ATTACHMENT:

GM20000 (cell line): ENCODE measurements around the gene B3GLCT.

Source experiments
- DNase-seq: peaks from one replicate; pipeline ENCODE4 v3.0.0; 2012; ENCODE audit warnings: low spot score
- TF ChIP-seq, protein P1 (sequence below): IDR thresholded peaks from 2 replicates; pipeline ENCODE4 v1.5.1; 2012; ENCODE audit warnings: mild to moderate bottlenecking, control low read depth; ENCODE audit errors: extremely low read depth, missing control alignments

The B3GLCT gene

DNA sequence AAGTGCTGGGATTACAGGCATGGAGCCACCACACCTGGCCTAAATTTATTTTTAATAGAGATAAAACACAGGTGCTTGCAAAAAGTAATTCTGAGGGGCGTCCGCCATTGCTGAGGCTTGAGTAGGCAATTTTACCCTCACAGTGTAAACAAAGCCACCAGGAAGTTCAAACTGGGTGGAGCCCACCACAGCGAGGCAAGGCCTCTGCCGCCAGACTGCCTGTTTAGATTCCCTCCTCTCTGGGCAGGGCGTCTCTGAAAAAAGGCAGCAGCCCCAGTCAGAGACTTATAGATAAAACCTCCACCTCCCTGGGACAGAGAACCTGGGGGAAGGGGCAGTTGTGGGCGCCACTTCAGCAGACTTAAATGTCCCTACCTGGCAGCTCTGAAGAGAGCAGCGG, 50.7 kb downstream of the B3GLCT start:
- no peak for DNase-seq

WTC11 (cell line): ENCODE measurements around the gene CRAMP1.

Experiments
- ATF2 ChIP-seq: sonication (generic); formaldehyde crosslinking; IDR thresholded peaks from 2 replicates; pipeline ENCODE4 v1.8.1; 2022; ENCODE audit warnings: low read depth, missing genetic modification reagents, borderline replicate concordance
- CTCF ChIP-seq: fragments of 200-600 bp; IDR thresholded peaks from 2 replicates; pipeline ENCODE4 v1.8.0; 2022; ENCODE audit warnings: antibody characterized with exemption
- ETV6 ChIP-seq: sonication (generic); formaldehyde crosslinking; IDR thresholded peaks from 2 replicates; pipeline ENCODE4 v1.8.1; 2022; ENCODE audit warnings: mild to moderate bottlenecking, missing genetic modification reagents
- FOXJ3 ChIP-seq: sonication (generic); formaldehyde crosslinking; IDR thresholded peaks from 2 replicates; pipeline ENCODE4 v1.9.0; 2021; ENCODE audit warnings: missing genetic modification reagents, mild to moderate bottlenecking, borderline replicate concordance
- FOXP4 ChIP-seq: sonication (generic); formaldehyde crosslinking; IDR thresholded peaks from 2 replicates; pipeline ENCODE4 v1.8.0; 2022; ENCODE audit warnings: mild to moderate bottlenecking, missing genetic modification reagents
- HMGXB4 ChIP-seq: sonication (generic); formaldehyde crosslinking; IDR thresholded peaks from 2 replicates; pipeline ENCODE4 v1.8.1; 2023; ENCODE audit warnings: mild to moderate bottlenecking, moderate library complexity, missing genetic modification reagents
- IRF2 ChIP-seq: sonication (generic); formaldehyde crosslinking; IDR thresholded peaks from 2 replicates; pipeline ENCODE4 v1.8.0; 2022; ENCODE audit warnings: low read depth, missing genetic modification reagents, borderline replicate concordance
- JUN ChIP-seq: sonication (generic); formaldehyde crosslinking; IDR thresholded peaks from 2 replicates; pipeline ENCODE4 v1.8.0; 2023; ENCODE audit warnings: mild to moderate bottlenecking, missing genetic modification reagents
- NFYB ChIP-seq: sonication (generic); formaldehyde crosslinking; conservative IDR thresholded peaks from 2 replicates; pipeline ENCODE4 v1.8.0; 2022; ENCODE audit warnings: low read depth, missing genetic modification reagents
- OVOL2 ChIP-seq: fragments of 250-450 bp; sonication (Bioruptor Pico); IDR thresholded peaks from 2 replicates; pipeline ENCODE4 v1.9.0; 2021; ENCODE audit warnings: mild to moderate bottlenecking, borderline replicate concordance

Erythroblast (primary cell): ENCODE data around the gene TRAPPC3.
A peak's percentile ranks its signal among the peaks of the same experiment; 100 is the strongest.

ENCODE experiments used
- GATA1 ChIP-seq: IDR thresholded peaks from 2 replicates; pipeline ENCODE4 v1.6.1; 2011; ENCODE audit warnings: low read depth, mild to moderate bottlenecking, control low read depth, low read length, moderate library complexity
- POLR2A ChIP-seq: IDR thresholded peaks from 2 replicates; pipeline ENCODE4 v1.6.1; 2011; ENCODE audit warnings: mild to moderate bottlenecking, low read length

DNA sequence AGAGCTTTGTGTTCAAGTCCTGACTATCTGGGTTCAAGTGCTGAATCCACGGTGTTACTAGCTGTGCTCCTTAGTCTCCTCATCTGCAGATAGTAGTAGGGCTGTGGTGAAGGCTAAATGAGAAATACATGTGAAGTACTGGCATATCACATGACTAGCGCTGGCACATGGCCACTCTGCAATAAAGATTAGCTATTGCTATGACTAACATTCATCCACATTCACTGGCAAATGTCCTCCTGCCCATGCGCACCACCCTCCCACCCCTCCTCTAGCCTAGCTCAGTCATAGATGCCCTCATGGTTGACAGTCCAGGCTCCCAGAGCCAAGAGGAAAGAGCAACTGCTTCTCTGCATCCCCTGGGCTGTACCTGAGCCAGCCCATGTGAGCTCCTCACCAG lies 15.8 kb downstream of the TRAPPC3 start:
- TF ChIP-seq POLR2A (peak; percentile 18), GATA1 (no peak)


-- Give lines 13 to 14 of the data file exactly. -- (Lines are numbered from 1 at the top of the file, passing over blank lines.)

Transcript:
- FOXJ3 ChIP-seq: sonication (generic); formaldehyde crosslinking; IDR thresholded peaks from 2 replicates; pipeline ENCODE4 v1.9.0; 2021; ENCODE audit warnings: missing genetic modification reagents, mild to moderate bottlenecking, borderline replicate concordance
- FOXP4 ChIP-seq: sonication (generic); formaldehyde crosslinking; IDR thresholded peaks from 2 replicates; pipeline ENCODE4 v1.8.0; 2022; ENCODE audit warnings: mild to moderate bottlenecking, missing genetic modification reagents